I demand that we require the Thais to sign and ratify the UN Convention Against Torture before Kenya sends animals to them. We do not want any more Abu Ghraibs after all. Imagine, if you have the courage, what fiendish plots our elands, dik dik and hippos could be subjected to. It makes me quail, yet I want to be true to my optimistic nature.

I have a dream that one day my nation will rise up and live out the true meaning of its creed: “We hold these truths to be self-evident: that all elephants, orangutans and little black boys are created equal.” I have a dream that one day on the pavements of the Intercontinental, a great cause shall come to fruition: that the bad people who like doing bad things to wildlife will stop and be good and do good things. I have a dream that one day, one day, that I too shall drive a four wheel drive jeep to the national park, and that there, waiting with open arms, will be a Maasai warrior who shall join with me in sustainably loving nature. From the slopes of Mt Kenya to the palm trees of Lamu, I dream that this land will be emptied of its detritus of selfish humans who have transformed an oasis of noble beasts into a desert sweltering with the rot of poaching and tourism. My friends, I have a dream that our apes, fauna and snakes will one day live in a nation where they will not be judged by the color of their hides or the texture of their scales, but by the amount of conservation funding they attract to our shores. I have a dream today. By any means necessary. Yeah.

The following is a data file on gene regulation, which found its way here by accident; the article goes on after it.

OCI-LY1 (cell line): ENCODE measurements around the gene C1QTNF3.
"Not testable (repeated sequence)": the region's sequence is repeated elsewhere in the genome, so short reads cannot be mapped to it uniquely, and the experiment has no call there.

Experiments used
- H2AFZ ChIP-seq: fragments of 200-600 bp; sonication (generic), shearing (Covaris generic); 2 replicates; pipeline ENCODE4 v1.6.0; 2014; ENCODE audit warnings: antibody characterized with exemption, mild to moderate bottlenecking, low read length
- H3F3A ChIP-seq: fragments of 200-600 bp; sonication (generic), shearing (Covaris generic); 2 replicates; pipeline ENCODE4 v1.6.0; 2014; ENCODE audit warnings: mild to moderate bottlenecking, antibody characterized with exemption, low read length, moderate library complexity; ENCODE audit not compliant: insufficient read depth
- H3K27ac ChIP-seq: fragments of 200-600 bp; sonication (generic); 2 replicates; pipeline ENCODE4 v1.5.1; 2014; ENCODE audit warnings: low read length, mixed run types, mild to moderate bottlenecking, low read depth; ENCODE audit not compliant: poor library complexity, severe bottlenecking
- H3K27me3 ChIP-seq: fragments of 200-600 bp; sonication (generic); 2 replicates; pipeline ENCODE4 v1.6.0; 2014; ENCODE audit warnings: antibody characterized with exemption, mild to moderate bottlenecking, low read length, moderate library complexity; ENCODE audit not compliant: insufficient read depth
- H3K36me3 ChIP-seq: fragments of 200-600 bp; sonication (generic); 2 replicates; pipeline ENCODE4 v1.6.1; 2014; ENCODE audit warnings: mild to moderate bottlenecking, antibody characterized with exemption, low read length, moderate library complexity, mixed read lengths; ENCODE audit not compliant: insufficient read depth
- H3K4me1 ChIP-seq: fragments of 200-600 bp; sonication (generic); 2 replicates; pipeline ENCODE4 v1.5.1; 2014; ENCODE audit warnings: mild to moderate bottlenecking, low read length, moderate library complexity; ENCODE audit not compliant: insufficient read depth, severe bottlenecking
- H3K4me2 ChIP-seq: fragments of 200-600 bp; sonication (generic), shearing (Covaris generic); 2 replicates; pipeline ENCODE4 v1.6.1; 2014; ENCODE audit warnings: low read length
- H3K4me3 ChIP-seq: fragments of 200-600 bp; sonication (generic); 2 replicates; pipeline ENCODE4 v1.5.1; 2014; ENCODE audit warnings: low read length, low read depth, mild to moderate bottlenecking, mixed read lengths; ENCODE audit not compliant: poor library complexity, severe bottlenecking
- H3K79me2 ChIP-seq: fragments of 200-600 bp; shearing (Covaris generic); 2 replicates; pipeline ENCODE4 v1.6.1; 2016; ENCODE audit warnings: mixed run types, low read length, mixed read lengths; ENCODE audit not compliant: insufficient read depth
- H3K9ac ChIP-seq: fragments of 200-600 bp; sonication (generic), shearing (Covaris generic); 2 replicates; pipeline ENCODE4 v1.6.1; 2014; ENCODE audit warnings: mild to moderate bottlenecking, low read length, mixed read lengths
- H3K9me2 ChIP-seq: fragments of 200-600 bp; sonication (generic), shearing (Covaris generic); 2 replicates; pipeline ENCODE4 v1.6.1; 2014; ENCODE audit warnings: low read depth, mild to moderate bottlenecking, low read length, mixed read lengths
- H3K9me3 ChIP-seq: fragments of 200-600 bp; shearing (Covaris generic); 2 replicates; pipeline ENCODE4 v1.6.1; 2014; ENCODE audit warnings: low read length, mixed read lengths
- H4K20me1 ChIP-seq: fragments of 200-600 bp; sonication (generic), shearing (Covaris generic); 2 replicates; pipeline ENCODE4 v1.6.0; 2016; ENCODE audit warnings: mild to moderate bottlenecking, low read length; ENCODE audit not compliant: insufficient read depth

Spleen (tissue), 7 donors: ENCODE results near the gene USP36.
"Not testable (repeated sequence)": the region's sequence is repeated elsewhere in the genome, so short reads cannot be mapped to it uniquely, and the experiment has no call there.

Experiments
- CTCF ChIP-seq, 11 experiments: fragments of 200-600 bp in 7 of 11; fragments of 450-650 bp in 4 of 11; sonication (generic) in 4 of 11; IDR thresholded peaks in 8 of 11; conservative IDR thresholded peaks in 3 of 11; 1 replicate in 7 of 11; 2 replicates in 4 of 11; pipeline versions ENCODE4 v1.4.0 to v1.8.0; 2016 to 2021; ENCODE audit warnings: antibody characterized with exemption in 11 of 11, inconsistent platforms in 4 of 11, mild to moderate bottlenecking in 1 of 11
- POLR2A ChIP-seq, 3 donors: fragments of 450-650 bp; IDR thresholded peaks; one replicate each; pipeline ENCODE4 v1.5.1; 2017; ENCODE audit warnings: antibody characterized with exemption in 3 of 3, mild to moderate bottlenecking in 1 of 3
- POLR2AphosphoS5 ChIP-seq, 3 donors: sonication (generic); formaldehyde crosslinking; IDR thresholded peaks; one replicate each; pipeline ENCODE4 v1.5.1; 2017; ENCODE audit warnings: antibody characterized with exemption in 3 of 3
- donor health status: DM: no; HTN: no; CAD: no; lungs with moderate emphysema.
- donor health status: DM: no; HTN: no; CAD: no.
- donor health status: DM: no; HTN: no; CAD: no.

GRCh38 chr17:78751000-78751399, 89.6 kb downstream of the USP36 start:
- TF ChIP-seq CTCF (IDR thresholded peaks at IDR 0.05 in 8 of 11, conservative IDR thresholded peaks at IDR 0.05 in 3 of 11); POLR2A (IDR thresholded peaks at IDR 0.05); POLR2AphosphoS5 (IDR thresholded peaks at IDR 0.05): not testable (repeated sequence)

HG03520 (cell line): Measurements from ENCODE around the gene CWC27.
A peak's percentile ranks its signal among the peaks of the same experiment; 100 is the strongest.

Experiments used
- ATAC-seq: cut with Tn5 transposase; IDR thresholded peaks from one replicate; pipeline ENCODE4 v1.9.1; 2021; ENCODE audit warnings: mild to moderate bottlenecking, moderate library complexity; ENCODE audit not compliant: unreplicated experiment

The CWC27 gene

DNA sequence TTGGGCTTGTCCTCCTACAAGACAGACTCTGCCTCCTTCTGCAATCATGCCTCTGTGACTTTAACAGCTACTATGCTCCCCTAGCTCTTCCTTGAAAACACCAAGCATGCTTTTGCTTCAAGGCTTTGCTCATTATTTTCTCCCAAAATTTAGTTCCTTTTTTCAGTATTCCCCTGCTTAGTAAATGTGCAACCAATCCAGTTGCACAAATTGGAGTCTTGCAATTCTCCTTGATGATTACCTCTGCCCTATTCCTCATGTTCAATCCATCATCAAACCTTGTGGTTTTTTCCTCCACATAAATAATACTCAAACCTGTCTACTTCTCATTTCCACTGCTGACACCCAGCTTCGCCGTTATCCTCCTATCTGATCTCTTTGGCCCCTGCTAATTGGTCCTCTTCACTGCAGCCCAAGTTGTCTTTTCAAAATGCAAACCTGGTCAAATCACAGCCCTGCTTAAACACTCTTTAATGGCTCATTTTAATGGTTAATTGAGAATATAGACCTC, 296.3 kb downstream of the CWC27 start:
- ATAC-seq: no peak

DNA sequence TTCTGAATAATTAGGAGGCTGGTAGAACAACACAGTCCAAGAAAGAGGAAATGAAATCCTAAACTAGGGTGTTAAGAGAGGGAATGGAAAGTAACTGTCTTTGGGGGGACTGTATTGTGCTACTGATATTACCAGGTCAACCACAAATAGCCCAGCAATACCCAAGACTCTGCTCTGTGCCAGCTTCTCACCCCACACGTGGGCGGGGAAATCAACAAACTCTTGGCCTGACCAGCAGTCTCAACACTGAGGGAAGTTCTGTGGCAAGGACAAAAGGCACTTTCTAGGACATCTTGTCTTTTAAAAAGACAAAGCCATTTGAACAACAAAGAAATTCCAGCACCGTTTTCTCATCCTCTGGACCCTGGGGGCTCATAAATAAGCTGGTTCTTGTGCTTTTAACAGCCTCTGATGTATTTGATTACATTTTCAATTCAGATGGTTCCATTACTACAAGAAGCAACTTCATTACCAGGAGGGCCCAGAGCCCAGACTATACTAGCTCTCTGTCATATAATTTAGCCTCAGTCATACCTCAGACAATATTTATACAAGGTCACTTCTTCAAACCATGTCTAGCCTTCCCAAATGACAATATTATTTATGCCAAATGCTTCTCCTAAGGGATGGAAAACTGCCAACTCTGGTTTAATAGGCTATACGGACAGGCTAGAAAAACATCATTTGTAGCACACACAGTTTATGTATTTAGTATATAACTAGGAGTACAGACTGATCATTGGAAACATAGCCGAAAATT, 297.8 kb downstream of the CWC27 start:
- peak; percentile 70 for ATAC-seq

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About bulletsandhoney
I read my first book when I was three, then my second one a few weeks later. It has carried on this way for decades with only temporary distractions of eating, fighting, loving, heartbreak and other such irrelevant biographical details.

14 Responses to We’re going to get you simba, we’re going to get you! MUHAHAHA, MUHAHAHAH, MUHAHAHA!

  1. Keguro says:

    My friend.

    You clearly need a break.

    This thesis writing and blogging is too much.

  2. MMK says:

    keguro – all I have to say is this: muhahahahahahahaaaaaaaaaaaa! sob…

  3. Anonymous says:

    MMK,

    You are becoming increasingly mad. But I love your madness.

    Also, I’ve tried to be very patient with you – seeing as you have a thesis to write and all, but kijana, you simply cannot go around making promises that you don’t intend to keep.